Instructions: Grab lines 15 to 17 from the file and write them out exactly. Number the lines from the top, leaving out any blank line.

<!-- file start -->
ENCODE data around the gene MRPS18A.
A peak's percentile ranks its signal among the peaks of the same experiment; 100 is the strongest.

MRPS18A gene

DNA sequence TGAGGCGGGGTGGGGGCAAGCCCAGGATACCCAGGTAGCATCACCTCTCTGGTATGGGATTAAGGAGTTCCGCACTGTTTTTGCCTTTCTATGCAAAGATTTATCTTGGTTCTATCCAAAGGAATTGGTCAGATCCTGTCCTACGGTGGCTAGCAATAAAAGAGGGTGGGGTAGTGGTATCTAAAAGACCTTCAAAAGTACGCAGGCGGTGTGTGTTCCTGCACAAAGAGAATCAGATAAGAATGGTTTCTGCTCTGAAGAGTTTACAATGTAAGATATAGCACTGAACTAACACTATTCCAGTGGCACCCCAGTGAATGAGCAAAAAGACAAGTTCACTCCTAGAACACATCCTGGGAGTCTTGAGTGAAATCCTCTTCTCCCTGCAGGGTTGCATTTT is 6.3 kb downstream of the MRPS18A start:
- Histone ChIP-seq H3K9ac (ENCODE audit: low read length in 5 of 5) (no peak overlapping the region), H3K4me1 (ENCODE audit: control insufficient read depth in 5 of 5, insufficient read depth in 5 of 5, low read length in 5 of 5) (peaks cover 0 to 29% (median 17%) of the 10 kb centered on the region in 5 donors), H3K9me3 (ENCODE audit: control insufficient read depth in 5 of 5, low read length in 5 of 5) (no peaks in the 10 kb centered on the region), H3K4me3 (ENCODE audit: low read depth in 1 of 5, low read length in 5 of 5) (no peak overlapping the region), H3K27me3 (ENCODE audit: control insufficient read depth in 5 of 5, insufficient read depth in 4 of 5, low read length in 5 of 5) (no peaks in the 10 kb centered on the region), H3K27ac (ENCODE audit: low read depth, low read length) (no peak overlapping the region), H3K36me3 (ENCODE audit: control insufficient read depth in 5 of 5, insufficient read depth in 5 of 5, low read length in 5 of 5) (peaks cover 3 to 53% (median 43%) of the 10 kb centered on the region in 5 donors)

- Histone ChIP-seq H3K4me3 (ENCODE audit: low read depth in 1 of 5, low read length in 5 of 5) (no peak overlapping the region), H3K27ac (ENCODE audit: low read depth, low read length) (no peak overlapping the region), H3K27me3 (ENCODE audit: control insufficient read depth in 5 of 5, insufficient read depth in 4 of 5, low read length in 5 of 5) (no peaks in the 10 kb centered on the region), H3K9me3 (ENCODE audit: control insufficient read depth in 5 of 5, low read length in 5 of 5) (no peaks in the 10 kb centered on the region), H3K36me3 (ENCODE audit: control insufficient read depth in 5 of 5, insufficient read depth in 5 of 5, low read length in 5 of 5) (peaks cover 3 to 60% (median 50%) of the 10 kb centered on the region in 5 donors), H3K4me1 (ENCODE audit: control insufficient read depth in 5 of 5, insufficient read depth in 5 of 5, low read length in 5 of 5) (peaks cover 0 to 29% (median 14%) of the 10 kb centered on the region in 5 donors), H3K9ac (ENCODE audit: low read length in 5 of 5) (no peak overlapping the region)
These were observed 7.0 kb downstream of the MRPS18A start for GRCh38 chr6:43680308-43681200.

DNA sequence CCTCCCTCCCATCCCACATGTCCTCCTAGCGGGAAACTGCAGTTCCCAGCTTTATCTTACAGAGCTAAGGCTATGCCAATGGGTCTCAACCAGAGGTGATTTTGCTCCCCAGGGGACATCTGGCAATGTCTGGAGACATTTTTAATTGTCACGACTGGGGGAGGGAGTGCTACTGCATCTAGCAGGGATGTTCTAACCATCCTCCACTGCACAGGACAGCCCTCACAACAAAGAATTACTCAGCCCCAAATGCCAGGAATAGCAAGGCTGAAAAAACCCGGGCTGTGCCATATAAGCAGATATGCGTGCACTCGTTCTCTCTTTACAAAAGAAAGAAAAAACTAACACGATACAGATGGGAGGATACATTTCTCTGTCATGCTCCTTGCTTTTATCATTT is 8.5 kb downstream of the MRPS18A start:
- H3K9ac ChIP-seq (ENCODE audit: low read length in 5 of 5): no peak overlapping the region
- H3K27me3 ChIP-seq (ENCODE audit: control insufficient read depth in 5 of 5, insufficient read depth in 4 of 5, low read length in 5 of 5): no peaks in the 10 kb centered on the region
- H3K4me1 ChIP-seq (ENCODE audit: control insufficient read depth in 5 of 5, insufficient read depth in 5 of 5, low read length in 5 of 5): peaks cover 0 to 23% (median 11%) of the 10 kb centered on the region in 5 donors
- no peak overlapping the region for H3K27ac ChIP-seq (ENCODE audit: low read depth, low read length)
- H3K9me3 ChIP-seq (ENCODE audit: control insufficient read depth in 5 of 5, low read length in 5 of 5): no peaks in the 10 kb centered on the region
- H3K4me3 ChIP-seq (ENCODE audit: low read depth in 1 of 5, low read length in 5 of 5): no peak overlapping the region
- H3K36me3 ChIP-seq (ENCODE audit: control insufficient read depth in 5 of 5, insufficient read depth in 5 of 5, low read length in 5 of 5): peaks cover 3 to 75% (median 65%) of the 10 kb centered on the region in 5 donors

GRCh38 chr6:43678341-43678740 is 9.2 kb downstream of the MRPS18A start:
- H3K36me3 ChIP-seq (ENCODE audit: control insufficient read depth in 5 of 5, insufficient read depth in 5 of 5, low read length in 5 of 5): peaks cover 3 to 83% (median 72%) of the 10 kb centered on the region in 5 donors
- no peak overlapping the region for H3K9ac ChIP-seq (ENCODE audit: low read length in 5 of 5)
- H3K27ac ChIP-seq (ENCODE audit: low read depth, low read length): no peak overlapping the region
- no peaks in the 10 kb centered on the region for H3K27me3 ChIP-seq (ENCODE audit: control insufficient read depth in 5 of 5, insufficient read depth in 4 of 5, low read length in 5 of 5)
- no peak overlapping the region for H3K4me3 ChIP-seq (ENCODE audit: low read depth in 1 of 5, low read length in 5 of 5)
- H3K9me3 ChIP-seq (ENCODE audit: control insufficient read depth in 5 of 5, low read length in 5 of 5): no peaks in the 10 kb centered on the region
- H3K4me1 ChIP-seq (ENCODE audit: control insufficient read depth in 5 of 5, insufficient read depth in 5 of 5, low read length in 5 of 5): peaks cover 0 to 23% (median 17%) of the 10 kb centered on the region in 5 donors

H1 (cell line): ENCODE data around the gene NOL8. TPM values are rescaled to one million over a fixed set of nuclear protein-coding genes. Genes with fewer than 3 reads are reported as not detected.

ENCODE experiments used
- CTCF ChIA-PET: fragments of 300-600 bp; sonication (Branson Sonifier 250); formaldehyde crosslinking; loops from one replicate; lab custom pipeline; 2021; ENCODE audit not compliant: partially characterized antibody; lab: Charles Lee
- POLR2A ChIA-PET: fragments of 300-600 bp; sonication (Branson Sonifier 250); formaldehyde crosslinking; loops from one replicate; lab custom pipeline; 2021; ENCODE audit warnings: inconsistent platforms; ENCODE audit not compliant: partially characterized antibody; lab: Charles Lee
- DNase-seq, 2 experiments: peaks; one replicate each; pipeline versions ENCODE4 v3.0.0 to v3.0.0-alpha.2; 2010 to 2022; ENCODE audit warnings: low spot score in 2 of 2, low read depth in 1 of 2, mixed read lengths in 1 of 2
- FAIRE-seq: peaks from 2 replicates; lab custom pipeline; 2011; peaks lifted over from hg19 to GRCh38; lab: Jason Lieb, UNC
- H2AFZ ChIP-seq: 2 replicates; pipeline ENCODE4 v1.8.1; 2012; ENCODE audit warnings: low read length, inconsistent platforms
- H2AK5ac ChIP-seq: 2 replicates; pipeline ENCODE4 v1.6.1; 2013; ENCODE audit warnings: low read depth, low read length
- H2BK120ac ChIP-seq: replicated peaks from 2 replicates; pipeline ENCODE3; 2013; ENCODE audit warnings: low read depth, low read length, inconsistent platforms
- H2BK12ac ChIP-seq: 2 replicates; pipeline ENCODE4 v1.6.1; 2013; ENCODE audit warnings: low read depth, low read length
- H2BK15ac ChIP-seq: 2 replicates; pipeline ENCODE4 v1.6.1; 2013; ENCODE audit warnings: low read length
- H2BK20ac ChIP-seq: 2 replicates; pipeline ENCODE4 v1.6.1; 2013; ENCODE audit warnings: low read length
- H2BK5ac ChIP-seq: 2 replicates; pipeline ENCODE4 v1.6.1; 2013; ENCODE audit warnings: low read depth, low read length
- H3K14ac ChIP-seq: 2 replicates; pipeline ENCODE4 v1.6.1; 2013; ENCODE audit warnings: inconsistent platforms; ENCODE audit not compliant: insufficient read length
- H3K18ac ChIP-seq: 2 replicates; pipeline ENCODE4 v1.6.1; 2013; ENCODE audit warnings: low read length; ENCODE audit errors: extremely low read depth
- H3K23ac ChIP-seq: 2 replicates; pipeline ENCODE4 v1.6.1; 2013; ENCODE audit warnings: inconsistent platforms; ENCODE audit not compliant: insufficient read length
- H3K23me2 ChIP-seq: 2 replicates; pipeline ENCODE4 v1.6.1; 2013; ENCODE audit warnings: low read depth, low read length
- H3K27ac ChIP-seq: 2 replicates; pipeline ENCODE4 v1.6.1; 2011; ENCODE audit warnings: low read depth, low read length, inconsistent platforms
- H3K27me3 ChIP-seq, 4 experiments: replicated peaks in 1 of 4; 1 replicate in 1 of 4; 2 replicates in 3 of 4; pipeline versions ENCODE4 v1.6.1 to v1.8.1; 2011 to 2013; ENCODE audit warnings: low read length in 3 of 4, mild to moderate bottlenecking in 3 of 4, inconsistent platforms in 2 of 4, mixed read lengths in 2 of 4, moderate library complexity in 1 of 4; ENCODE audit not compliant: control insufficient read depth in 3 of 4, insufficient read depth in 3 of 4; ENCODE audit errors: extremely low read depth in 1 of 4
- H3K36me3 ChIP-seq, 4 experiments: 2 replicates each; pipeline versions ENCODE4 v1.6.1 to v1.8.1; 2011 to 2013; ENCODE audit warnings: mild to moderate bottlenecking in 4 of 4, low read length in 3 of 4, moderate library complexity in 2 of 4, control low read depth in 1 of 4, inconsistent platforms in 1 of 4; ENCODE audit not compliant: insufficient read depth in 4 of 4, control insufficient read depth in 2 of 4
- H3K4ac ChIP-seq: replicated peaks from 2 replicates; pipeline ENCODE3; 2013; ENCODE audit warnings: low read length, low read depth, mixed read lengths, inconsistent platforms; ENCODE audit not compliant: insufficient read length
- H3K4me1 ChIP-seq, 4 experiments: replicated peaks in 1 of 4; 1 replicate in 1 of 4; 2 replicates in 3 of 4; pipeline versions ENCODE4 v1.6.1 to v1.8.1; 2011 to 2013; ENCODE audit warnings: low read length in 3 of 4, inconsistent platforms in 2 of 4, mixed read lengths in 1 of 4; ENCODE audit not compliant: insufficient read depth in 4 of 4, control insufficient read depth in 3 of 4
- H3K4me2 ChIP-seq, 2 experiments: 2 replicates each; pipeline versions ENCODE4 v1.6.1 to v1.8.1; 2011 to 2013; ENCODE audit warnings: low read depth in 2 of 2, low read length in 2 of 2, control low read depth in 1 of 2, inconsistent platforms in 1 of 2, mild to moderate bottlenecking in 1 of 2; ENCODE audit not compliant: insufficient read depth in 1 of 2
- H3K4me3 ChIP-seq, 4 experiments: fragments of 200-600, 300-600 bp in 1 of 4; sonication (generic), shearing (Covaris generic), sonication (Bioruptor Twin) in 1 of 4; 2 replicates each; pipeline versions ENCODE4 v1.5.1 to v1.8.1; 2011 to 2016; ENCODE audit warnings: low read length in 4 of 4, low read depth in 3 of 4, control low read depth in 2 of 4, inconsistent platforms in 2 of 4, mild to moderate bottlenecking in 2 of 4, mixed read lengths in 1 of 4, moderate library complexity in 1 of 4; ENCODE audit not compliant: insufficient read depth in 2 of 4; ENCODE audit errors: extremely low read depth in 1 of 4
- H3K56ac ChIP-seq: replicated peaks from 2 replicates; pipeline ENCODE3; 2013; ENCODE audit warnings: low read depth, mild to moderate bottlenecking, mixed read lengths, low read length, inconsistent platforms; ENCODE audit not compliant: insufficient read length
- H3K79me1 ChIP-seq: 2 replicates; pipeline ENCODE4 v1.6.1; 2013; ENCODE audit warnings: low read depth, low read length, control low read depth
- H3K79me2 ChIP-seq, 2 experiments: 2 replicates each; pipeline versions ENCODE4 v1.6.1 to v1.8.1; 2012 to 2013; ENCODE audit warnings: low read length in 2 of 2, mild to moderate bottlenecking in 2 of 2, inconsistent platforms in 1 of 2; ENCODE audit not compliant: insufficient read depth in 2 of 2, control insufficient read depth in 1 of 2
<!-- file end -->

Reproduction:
- H3K36me3 ChIP-seq (ENCODE audit: control insufficient read depth in 5 of 5, insufficient read depth in 5 of 5, low read length in 5 of 5): peaks cover 3 to 75% (median 65%) of the 10 kb centered on the region in 5 donors

GRCh38 chr6:43678341-43678740 is 9.2 kb downstream of the MRPS18A start:
- H3K36me3 ChIP-seq (ENCODE audit: control insufficient read depth in 5 of 5, insufficient read depth in 5 of 5, low read length in 5 of 5): peaks cover 3 to 83% (median 72%) of the 10 kb centered on the region in 5 donors